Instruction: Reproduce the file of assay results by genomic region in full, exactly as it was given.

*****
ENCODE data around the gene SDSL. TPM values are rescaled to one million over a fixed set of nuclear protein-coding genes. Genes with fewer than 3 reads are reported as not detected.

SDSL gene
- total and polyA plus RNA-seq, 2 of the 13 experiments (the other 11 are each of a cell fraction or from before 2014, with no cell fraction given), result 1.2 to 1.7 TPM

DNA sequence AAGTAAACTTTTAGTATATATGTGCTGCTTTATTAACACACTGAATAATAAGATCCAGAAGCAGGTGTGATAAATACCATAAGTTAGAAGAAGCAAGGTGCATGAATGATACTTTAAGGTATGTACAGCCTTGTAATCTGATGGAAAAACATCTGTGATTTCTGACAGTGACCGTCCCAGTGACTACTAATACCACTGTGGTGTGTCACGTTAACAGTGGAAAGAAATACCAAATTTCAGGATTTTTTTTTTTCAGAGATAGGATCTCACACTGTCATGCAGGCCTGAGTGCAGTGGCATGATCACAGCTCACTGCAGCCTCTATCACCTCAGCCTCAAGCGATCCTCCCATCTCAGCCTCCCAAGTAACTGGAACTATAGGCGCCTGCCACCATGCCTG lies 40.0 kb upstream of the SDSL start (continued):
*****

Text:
ENCODE data around the gene SDSL. TPM values are rescaled to one million over a fixed set of nuclear protein-coding genes. Genes with fewer than 3 reads are reported as not detected.

SDSL gene
- total and polyA plus RNA-seq, 2 of the 13 experiments (the other 11 are each of a cell fraction or from before 2014, with no cell fraction given), result 1.2 to 1.7 TPM

DNA sequence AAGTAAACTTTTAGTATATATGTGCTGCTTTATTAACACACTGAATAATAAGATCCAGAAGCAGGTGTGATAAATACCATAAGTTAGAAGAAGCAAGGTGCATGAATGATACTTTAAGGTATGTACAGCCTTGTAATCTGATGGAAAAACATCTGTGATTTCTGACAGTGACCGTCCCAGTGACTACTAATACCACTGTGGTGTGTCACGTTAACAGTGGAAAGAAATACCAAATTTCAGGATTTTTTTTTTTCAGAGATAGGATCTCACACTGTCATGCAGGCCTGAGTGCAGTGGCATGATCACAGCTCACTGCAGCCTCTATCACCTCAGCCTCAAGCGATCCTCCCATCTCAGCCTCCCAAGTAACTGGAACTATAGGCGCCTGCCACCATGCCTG lies 40.0 kb upstream of the SDSL start (continued):